Glossary of New York Distinctions
Other Decks By This User
- In NY, can an irrevocable option be granted without consideration?
By statute, if offer is in writing, signed by the offeror and states that offer is irrevocable, then the offer is not revocable during the time stated or for a reasonable time EVEN IF THE OFFER IS NOT SUPPORTED BY CONSIDERATION.
- In NY, at what point may an offeror of a unilateral contract no longer revoke the offer?
- Offer can be revoked until performance is COMPLETED.
- In NY, can past consideration ever serve as consideration for a current promise?
- Yes. Past consideration is binding if (1) the promise is in writing, (2) the past consideration is expressly stated, (3) the consideration can be proven, and (4) the writing is signed by the promisor.
- Define "consideration" in NY terms.
- Consideration is either a detriment to the promisee or a benefit to the promisor.
- In NY, what is the result if a court makes a finding of mutual mistake?
- Contract is void.
- In NY, there are certain situations in addition to those present in other states in which infants cannot void contracts due to disability. What are they?
- By statute, infants cannot void contracts in the following situations:
(1) 14.5 y/o or older who contracts for life insurance;
(2) educational loans by those 16 or older;
(3) all contracts by 18 y/o;
(4) realty contracts related to marital home; and
(5) contracts involving artistic and athletic services.
- There are four types of contracts included in NY's Statute of Frauds that are not always included elsewhere. Name them.
- (1) Promise to pay a discharged debt;
(2) assignment of insurance policy or promise to name beneficiary of such policy;
(3) contracts to pay commission or finder's fee, unless attorney, auctioneer or licensed real estate broker is involved;
(4) equal dignities rule - in agent/principal relationship, if dealing with "interest in land," agent must be authorized in writing or principal must ratify.
- In NY, can a party to a contract make an irrevocable gratuitous assignment?
A gratuitous assignment is irrevocable if in writing and signed by the assignor.
- In NY, must a partial discharge by modification of contract be accompanied by consideration?
- No. Consideration is not needed if the modification is in writing and signed by the party to be charged, or his agent.
- In NY, what are the elements of the affirmative defense of withdrawal to accomplice liability?
- The accomplice must:
(1) voluntarily and completely renounce his criminal purpose;
(2) withdraw prior to commission of the offense; AND
(3) make a substantial effort to prevent the crime.
NOTE that withdrawal does not serve as an affirmative defense to attempt.
- In NY, may a person be convicted solely on the uncorroborated testimony of an accomplice?
- No. A person may not be convicted solely upon the uncorroborated testimony of an accomplice, except in police disciplinary hearings.
- In NY, what must a criminal defendant do to make out the affirmative defense of withdrawal to charges of solicitation and conspiracy?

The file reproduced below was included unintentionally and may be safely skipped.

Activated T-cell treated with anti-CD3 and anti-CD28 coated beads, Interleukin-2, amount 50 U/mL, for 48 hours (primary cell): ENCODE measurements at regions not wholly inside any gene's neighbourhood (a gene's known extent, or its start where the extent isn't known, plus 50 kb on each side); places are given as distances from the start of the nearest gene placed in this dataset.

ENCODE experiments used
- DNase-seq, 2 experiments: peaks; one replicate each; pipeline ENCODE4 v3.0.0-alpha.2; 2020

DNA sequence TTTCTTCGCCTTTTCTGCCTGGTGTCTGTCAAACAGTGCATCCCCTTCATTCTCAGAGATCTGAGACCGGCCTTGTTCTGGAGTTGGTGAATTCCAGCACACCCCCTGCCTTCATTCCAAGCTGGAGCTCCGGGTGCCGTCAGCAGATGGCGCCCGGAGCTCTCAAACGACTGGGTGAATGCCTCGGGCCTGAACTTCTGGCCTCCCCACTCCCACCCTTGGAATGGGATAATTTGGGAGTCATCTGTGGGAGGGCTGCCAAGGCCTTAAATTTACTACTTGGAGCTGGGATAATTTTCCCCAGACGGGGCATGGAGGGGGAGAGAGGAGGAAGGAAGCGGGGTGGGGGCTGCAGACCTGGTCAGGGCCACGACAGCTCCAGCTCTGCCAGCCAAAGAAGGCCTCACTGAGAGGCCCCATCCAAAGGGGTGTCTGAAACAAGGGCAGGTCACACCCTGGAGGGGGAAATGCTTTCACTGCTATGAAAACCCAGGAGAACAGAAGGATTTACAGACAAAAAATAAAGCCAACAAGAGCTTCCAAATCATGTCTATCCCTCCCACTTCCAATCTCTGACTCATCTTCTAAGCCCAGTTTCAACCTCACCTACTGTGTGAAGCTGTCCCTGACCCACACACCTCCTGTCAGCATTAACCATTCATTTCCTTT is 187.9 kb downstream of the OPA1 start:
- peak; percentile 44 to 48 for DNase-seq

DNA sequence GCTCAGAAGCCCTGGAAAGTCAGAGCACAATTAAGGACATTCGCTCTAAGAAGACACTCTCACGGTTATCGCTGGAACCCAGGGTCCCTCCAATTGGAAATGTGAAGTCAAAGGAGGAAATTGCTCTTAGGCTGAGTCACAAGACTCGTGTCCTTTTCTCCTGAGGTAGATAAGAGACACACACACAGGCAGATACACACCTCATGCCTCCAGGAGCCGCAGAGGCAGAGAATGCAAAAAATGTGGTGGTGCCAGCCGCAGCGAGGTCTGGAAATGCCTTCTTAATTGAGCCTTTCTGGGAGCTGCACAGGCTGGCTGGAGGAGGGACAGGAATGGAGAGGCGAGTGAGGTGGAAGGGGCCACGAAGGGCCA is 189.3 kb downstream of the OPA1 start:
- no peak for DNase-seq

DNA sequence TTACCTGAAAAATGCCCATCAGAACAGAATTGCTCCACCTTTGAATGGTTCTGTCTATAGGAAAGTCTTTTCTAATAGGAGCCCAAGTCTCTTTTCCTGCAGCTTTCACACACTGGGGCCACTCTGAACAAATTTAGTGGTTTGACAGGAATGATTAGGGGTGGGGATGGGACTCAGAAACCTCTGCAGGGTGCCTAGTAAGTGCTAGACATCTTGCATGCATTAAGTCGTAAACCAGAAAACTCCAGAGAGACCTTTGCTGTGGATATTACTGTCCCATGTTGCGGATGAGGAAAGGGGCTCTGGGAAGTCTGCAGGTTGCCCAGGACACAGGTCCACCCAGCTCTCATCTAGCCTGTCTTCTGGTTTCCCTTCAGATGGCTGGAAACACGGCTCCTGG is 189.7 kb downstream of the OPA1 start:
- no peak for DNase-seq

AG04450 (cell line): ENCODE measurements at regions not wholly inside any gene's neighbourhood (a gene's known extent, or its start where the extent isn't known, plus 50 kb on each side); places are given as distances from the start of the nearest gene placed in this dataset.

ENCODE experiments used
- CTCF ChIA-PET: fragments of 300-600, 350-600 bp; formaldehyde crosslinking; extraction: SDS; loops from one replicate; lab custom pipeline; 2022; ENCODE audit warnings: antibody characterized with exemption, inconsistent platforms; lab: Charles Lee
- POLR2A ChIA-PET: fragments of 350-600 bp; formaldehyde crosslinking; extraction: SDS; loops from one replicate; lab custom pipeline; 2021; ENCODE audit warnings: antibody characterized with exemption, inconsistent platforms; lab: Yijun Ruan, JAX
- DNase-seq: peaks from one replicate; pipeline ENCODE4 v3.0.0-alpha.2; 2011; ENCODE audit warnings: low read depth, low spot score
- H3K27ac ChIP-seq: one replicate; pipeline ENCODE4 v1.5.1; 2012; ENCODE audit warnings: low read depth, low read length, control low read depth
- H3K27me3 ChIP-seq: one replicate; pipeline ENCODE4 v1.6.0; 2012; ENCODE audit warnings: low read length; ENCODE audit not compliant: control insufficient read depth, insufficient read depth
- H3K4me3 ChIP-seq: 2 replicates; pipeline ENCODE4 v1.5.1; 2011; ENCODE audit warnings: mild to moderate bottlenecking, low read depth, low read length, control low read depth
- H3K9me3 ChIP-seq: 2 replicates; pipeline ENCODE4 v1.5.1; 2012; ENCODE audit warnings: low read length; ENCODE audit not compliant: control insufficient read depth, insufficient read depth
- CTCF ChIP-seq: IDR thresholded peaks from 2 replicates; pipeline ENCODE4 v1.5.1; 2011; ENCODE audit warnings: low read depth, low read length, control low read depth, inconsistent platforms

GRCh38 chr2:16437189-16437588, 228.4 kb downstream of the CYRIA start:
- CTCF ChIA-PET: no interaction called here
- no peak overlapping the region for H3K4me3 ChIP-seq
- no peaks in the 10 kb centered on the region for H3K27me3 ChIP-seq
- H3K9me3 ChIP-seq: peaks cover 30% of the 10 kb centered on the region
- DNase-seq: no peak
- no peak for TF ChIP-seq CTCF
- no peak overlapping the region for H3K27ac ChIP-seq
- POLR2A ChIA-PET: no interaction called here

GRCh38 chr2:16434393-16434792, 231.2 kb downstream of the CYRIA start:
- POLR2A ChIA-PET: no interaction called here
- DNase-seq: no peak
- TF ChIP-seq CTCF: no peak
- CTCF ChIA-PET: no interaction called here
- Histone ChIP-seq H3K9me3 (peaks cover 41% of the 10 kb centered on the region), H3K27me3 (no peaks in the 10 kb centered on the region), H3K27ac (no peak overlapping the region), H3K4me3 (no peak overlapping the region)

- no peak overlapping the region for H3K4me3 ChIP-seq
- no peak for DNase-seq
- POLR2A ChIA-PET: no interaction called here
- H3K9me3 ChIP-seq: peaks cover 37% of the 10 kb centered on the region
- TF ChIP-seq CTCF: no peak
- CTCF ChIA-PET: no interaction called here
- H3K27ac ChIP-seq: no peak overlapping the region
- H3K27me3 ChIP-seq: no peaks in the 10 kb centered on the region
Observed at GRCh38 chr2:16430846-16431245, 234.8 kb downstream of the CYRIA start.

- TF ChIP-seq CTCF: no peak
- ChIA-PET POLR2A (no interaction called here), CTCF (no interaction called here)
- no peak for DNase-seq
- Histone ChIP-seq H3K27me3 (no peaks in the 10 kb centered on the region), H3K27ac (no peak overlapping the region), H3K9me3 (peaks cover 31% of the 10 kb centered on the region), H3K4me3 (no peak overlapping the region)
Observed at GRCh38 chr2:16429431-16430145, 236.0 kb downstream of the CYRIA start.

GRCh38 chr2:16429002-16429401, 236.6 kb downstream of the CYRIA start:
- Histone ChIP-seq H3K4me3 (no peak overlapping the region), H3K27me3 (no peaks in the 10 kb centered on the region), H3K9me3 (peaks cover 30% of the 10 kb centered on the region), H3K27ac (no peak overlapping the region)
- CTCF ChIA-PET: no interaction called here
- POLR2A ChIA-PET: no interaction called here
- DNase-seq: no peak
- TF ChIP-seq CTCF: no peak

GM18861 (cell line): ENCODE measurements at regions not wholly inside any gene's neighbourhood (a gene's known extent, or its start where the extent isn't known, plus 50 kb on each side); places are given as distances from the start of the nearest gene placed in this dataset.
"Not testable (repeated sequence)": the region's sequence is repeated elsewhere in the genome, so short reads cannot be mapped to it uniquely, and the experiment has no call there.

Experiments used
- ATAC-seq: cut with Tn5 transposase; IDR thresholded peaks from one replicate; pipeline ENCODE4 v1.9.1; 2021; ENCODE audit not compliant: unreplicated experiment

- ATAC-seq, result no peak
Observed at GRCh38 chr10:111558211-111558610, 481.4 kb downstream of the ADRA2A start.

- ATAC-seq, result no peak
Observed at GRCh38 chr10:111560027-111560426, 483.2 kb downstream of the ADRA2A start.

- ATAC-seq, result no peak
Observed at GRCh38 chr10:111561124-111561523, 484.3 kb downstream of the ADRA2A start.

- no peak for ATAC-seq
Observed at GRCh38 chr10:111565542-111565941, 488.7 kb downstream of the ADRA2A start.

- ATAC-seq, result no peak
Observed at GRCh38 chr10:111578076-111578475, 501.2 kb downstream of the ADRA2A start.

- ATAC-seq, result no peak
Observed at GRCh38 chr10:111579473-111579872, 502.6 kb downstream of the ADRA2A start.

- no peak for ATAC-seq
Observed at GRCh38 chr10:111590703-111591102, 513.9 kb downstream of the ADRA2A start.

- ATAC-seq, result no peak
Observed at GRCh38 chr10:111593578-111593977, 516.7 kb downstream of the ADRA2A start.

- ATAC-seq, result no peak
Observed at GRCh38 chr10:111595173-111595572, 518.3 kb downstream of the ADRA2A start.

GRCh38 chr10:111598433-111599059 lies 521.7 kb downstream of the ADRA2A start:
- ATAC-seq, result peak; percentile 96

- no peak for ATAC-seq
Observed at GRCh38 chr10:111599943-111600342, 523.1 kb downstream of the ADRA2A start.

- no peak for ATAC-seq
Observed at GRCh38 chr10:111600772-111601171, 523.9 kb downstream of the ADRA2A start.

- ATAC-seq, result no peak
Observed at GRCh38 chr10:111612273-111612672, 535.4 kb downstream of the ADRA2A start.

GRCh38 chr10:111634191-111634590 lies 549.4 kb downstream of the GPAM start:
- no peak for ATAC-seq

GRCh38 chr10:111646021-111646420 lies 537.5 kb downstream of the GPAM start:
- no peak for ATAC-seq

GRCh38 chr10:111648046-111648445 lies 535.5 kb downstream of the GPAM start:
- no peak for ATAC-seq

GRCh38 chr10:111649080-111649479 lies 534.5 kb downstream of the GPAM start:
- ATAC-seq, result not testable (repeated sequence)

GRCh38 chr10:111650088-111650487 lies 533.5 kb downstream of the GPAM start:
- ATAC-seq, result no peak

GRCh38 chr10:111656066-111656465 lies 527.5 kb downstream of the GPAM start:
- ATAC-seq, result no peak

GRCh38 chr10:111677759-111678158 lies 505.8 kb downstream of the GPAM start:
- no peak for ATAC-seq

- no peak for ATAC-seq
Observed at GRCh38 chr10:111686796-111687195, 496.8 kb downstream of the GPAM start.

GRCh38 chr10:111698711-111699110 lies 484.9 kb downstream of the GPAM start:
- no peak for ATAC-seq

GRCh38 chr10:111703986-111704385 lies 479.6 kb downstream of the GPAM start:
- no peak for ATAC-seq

- Defendant must:
(1) voluntarily and completely renounce; and
(2) prevent commission of the object crime.
If the object crime does not occur, the defendant has a defense to the anticipatory crimes if and only if (IFF) his efforts prevented the commission of the object crime.
- In NY, may a single defendant be convicted of conspiracy?
- Yes. NY follows the "unilateral theory" of conspiracy, allowing a single defendant to be convicted of conspiracy.
NOTE: there is no defense to a conspiracy charge based on co-conspirator's irresponsbility, incapacity, or failure to have requisite culpability for a crime.
- In NY, can you conspire with a police officer?
- Yes. Stinks, doesn't it?
- In NY, what are the degrees of the crime of conspiracy?
- Six degrees of criminal conspiracy in NY, degrees determined by the seriousness of the contemplated conduct and age of the co-conspirators.
6th Degree conspiracy = 5th degree solicitation.
5th Degree conspiracy = 4th degree solicitation
2nd degree conspiracy = second degree solicitation.
- In NY, what is the distinction between "defenses" and "affirmative defenses"?
- Different standards of proof, burden of which is on different sides. (See next cards)
- In NY, how is a defense defeated?
- Defense must be disproved by the prosecution beyond a reasonable doubt.
- In NY, how is an affirmative defense raised and proven?
- Affirmative defense must be raised and proved by the defendant by a preponderance of the evidence.
- State the standard for NY's affirmative defense of INSANITY.
- A person is not criminally responsible for conduct if, at the time of the conduct, as a result of mental disease or defect, he lacked capacity to know or appreciate either the nature and consequence of such conduct or that such conduct was wrong.
NOTE: if you get stuck, remember that NY's affirmative defense is more lenient than the M'Naghten rule but harsher than the MPC.
- In NY, when may a person use non-deadly force in self-defense?
- A person may use physical force on another to the extent he reasonably believes such force is necessary to defend himself or another from the use or imminent use of unlawful force.
There are three exceptions which preclude the use of force in self-defense.
- In NY, when may a person NOT use non-deadly force in self defense?
- (1) With intent to cause physical injury to another, the person provoked the use or imminent use of such force;
(2) the person was the initial aggressor;
(3) the use or imminent use of force is pursuant to an unlawful combat agreement (e.g., Fight Club)